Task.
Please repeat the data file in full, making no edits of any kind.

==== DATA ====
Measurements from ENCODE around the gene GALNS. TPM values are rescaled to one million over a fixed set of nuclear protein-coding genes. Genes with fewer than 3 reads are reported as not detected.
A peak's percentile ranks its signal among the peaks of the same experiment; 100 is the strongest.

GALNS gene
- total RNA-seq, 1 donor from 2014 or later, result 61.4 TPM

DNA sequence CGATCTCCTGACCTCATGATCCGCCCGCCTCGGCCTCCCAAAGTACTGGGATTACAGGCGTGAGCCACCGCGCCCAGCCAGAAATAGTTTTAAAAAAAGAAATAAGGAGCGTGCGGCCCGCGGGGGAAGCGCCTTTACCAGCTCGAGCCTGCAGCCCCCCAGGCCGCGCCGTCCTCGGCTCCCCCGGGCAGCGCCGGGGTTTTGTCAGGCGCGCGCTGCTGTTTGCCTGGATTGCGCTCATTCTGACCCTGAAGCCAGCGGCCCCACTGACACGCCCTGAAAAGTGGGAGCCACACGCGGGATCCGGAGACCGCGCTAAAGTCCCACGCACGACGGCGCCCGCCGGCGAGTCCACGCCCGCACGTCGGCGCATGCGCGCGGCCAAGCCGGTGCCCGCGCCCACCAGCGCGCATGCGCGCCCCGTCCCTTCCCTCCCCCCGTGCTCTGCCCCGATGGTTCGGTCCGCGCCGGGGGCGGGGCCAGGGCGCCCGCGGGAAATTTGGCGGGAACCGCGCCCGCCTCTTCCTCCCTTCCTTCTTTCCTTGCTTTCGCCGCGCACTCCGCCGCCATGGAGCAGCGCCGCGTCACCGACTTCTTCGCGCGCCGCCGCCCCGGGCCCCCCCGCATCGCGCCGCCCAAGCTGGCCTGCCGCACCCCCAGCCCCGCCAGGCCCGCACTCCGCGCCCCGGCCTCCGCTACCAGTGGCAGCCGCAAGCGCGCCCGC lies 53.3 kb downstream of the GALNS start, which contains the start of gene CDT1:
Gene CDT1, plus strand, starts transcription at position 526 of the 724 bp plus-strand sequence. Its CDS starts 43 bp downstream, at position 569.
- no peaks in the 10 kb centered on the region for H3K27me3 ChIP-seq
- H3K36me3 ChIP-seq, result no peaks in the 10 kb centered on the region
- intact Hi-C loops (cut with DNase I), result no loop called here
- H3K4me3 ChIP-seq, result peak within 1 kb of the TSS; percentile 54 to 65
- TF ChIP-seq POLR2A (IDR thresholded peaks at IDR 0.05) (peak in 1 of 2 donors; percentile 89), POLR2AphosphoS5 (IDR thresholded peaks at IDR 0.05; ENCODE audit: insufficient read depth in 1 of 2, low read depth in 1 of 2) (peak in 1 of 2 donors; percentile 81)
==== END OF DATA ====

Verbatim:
Measurements from ENCODE around the gene GALNS. TPM values are rescaled to one million over a fixed set of nuclear protein-coding genes. Genes with fewer than 3 reads are reported as not detected.
A peak's percentile ranks its signal among the peaks of the same experiment; 100 is the strongest.

GALNS gene
- total RNA-seq, 1 donor from 2014 or later, result 61.4 TPM

DNA sequence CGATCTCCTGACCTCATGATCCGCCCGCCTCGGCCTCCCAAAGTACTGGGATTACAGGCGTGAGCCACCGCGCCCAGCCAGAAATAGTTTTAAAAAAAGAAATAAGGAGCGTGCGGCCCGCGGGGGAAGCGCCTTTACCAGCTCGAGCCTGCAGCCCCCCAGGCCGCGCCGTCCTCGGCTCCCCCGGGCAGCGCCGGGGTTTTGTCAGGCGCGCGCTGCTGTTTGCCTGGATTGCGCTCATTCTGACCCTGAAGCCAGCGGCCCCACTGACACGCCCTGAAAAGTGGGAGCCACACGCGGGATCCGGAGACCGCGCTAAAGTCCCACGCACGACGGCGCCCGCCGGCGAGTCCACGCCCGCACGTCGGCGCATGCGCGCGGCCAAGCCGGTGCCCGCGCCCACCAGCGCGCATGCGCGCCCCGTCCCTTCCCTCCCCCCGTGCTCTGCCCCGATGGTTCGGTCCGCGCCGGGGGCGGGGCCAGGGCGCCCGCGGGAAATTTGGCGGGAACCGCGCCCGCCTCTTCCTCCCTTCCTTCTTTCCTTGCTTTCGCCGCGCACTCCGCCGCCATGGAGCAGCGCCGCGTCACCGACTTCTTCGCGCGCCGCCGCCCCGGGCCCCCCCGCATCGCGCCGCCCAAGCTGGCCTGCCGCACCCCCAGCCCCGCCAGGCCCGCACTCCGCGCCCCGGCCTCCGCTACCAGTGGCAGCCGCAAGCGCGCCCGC lies 53.3 kb downstream of the GALNS start, which contains the start of gene CDT1:
Gene CDT1, plus strand, starts transcription at position 526 of the 724 bp plus-strand sequence. Its CDS starts 43 bp downstream, at position 569.
- no peaks in the 10 kb centered on the region for H3K27me3 ChIP-seq
- H3K36me3 ChIP-seq, result no peaks in the 10 kb centered on the region
- intact Hi-C loops (cut with DNase I), result no loop called here
- H3K4me3 ChIP-seq, result peak within 1 kb of the TSS; percentile 54 to 65
- TF ChIP-seq POLR2A (IDR thresholded peaks at IDR 0.05) (peak in 1 of 2 donors; percentile 89), POLR2AphosphoS5 (IDR thresholded peaks at IDR 0.05; ENCODE audit: insufficient read depth in 1 of 2, low read depth in 1 of 2) (peak in 1 of 2 donors; percentile 81)